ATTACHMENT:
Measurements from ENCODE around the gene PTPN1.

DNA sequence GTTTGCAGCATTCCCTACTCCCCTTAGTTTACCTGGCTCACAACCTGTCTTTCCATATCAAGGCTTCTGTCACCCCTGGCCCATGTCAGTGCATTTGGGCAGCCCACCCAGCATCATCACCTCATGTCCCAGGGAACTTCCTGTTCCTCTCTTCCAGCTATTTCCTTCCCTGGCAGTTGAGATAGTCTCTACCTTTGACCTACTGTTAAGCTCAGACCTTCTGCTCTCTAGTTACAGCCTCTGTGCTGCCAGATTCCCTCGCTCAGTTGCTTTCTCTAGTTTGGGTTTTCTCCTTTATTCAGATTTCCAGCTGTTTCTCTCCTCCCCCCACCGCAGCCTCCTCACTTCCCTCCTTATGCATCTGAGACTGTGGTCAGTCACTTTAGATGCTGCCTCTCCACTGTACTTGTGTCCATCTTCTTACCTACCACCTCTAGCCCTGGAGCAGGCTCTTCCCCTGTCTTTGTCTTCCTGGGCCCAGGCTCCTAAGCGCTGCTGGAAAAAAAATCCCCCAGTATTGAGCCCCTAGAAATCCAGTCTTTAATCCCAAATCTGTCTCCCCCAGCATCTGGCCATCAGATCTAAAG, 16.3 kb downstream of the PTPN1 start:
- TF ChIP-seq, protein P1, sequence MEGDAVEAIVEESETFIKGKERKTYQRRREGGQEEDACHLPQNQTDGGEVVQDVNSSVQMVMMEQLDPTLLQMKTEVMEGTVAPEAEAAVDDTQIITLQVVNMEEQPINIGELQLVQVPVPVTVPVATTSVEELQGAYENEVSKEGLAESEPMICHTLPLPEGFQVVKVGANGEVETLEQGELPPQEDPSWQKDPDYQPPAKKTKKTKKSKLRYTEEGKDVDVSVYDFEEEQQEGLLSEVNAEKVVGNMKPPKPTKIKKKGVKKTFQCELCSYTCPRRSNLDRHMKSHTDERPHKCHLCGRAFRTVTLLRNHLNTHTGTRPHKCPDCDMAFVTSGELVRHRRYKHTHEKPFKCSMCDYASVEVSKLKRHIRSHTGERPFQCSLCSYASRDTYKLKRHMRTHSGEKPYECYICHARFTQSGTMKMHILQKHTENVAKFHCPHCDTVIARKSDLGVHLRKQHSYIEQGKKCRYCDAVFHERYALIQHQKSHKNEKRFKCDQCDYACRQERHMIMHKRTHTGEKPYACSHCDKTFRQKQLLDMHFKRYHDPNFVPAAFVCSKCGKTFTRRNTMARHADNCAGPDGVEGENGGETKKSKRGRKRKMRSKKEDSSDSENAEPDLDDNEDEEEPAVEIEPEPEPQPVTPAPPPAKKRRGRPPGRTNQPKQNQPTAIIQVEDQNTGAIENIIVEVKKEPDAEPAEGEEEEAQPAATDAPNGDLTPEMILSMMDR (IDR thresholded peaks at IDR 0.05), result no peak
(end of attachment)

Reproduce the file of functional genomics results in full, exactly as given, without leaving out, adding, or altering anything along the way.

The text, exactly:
Measurements from ENCODE around the gene PTPN1.

DNA sequence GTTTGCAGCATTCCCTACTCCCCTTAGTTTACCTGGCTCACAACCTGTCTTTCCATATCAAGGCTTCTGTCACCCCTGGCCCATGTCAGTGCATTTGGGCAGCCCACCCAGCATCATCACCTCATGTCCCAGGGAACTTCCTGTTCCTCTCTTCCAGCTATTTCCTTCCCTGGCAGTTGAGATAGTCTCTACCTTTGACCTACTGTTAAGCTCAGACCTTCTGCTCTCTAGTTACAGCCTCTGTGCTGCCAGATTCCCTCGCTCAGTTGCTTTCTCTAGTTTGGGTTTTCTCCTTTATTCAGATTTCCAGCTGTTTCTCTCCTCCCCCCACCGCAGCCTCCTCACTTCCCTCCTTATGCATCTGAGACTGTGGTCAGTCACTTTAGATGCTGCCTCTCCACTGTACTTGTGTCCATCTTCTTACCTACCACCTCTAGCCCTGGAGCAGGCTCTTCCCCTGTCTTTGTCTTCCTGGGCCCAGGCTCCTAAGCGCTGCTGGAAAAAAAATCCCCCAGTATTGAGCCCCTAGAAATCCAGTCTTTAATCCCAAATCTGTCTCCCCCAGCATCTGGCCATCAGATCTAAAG, 16.3 kb downstream of the PTPN1 start:
- TF ChIP-seq, protein P1, sequence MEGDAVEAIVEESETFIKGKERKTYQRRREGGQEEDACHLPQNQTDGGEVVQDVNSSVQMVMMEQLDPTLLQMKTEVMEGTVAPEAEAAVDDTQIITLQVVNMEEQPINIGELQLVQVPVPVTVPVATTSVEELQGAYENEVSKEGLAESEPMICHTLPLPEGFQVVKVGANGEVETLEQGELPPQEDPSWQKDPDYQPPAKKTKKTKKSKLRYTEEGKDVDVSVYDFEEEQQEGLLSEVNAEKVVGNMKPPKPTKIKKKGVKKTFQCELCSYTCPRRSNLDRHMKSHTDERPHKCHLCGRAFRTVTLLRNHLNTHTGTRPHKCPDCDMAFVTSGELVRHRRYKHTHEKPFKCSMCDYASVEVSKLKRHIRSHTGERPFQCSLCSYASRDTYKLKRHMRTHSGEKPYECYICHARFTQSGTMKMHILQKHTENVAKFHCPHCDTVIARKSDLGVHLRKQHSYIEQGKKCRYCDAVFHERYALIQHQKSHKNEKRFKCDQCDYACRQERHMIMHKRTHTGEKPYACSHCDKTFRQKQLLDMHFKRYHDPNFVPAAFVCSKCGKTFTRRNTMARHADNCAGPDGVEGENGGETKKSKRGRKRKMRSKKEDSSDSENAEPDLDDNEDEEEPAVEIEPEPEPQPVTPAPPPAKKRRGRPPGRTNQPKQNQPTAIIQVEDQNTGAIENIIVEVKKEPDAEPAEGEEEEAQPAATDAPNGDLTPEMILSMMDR (IDR thresholded peaks at IDR 0.05), result no peak